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New landmark US National Park recognizes Chinese contribution to Yosemite

Yosemite’s iconic Wawona Hotel has been restored to a century-old building originally used as a laundry by Chinese workers and has turned into a visitor’s attraction recognizing the contribution of Chinese Americans to the national park’s early history. has been changed.

Officials unveiled a new sign marking the Chinese Laundry Building in Yosemite Valley on Friday, reports the Fresno Bee. The new exhibits inside tell the story of the Chinese workers who helped build Tioga Road and Wawona Road, the critical infrastructure that made tourism in the park possible.

The building – later used as a storage facility – is part of a group of structures that will make up the new Yosemite History Center, telling the history of the immigrants who made the park what it is today, said park ranger Adam Ramsey.

Ricky Leo of Thousand Oaks takes a photo of an old stove in a 1917 Chinese laundry building in Wawona, Yosemite National Park, California. (AP)

“Chinese people have been a huge part of communities in the Sierra Nevada for a really long time, and it’s about time we start sharing that history in Yosemite,” Ramsey said.

According to research conducted by Yosemite Park Ranger Yenyen Chan, in 1883 Chinese workers helped build the 56-mile (90-kilometer) Tioga Road, a stunning route in the Sierra Nevada that reached an elevation of 10,000 feet (3,000 m). Reaches, only in 130 days. The road serves as one of the main streets of the park. They also worked in Yosemite as a cook, laundry worker, and gardener.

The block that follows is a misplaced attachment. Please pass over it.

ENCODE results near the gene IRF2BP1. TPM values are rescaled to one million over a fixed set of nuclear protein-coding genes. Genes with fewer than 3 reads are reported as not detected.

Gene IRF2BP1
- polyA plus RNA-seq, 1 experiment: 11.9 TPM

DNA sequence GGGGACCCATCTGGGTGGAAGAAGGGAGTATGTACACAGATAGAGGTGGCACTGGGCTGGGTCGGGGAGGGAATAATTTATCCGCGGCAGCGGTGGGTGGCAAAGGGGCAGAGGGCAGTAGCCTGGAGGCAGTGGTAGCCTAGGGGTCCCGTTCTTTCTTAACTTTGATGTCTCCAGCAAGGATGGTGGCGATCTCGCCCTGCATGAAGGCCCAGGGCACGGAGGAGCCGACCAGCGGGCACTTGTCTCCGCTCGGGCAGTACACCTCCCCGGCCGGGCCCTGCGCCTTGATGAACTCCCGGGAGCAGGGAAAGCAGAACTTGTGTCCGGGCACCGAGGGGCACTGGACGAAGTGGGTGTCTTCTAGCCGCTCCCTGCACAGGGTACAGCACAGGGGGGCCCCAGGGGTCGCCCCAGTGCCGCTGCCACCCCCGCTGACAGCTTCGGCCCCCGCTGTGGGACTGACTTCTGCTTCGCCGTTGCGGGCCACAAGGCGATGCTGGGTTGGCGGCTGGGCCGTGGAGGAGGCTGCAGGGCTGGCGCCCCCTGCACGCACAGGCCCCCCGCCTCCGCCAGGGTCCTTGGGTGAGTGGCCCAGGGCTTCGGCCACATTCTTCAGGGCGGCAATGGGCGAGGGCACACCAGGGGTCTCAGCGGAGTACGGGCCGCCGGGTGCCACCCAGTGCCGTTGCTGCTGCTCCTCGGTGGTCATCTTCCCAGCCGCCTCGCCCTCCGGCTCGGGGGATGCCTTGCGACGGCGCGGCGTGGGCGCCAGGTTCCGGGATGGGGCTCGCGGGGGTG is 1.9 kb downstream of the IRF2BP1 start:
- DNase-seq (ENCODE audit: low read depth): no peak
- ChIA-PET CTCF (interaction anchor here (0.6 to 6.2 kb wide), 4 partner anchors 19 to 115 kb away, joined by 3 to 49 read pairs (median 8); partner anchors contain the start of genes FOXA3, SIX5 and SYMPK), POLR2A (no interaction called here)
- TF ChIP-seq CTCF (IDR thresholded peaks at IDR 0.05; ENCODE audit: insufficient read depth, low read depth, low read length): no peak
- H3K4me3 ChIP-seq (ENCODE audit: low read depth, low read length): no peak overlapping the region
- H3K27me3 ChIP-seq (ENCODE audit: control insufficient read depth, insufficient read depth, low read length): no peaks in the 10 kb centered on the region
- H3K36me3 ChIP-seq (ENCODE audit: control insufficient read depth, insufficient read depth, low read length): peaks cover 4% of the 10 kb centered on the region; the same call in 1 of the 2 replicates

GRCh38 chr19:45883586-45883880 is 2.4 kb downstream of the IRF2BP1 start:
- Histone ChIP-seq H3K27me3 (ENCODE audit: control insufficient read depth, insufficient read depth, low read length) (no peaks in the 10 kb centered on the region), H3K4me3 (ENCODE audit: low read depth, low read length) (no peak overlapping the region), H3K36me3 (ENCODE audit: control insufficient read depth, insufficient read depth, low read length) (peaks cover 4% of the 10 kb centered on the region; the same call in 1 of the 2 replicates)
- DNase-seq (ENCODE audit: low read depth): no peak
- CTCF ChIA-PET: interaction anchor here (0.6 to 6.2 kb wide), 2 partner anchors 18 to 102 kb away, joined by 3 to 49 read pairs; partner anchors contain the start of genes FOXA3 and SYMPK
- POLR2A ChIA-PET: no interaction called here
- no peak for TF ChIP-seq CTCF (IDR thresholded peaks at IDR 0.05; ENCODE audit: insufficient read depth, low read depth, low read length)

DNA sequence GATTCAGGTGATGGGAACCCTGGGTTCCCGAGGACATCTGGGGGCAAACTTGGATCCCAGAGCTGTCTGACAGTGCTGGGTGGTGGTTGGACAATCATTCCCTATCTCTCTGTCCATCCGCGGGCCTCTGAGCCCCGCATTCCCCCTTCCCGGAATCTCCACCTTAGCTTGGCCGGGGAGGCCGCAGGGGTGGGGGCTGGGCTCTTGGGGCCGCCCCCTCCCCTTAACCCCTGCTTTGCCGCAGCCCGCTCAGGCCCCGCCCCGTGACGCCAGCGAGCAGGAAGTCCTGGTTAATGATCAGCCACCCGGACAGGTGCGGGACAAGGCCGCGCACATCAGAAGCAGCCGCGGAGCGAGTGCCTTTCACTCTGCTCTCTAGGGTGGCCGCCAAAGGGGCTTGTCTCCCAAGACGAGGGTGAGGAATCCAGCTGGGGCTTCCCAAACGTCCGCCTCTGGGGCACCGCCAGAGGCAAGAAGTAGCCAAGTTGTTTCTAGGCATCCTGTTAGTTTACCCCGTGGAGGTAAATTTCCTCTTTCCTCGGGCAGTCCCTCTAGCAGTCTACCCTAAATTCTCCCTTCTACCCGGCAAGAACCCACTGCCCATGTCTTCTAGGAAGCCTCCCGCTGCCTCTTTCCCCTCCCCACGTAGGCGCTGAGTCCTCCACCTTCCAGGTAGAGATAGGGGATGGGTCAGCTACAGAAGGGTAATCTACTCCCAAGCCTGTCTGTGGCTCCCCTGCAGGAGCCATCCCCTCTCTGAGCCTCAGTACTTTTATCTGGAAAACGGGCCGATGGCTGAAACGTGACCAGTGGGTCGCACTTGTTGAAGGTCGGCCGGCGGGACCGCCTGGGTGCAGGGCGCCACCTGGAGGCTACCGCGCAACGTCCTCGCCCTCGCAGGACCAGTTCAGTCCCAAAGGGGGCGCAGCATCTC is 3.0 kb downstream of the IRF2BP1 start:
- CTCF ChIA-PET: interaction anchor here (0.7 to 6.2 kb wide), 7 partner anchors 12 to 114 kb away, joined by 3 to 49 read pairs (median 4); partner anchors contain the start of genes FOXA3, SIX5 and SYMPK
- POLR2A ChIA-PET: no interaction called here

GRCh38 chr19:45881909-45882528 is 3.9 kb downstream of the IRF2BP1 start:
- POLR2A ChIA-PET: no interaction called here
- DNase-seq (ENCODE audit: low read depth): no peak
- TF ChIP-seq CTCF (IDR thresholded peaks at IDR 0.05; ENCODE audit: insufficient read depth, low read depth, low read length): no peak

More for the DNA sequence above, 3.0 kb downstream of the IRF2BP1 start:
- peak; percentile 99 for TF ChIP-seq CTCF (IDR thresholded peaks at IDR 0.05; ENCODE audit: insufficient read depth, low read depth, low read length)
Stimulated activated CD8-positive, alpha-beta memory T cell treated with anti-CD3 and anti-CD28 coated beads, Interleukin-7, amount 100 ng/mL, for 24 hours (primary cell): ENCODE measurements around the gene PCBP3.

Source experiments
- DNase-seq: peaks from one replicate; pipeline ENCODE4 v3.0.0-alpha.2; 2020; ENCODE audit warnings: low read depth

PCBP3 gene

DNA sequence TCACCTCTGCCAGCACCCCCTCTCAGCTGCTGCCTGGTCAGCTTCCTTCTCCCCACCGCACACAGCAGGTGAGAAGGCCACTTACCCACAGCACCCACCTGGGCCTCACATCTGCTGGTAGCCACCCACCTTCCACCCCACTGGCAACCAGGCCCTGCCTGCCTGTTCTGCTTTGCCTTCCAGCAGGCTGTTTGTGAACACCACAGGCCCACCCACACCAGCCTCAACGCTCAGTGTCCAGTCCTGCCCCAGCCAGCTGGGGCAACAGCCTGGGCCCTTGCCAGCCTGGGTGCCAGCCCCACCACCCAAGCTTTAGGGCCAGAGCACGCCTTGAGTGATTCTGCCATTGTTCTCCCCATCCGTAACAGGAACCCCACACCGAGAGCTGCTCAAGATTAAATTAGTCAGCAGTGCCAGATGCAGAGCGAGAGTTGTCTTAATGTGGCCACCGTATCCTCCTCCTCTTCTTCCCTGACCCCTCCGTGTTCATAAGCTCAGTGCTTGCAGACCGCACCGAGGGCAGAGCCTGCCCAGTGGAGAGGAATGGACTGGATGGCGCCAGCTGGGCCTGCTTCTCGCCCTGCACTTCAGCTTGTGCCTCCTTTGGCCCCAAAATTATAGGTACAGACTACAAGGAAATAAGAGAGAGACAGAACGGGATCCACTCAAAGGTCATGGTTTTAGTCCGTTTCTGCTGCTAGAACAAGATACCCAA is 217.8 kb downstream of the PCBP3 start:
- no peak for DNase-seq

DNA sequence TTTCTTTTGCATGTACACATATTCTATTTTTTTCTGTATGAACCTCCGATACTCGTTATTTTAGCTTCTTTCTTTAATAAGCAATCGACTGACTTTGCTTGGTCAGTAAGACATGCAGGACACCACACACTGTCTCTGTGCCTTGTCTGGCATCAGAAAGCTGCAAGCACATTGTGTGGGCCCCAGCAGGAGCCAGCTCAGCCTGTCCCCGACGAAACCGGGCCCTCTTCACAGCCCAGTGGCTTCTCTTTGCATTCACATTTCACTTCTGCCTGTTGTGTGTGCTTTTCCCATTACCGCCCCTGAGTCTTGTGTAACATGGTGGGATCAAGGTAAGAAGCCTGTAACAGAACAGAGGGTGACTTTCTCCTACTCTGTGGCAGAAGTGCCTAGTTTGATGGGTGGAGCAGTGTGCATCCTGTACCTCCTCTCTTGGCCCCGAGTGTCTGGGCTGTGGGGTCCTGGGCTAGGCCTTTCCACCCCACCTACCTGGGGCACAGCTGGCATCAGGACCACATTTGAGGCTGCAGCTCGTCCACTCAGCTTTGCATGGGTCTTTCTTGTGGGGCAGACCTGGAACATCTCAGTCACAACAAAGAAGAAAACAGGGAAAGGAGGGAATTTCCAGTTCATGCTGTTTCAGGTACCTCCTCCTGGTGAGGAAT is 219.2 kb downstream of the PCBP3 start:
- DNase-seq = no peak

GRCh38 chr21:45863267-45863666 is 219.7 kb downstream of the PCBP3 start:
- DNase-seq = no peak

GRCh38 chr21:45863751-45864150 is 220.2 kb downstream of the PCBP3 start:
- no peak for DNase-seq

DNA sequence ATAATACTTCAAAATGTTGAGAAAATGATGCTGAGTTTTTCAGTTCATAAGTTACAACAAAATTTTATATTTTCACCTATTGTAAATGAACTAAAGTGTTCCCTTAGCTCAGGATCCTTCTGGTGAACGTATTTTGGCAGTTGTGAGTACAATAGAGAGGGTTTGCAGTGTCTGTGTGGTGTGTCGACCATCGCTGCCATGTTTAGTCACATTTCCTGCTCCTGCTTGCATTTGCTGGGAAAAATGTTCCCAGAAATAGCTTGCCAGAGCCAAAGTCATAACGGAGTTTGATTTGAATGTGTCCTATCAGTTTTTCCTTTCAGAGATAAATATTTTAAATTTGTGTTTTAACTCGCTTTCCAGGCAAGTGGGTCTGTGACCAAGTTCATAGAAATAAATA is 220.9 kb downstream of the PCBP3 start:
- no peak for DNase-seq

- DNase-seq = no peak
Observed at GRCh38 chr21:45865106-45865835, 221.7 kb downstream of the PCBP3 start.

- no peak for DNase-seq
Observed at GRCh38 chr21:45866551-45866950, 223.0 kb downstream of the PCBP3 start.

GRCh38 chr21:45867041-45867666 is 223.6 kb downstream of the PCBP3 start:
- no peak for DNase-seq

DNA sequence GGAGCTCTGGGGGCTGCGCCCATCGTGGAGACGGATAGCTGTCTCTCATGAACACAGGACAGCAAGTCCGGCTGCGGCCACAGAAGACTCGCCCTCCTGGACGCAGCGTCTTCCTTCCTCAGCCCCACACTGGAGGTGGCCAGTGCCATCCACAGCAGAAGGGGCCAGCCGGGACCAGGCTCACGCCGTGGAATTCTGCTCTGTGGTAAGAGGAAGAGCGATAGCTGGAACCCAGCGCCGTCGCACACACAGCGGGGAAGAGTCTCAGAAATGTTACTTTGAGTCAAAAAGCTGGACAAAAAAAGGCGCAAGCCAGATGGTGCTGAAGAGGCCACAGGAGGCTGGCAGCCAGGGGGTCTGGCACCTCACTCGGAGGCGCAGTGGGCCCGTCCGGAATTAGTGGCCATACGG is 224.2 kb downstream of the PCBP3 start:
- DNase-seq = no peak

Chan said that many people came to California for the first time during the Gold Rush, bringing with them the skills learned in China about construction, engineering, agriculture, medicine and textiles that had a significant impact on America’s early success.

Ed Hung in San Francisco takes a photo of a Chinese laborer in a 1917 Chinese laundry building, after the dedication at Wawona in Yosemite National Park, California. (AP)

She said that Yosemite’s Chinese history and their contributions were erased from memory because the Sugar Exclusion Act of 1882, passed by Congress, was to prevent any more Chinese from entering the country in search of work. The law blocked Chinese immigration to this country for 60 years.

Members of the Chinese Historical Society of Southern California, who supported the renovation of the building, said they were pleased to see Yosemite incorporate the Chinese into the park’s origin story.

“Something like this really resonates with a lot of people in my generation,” said Eugene Moy, the society’s former president. “We’ve been here since the 1870s, so there’s deep meaning to being able to see it, as many of us, often, are marginalized. We’re not always treated as full Americans when the reality is that People have been here for three, four, five generations, 150 years.

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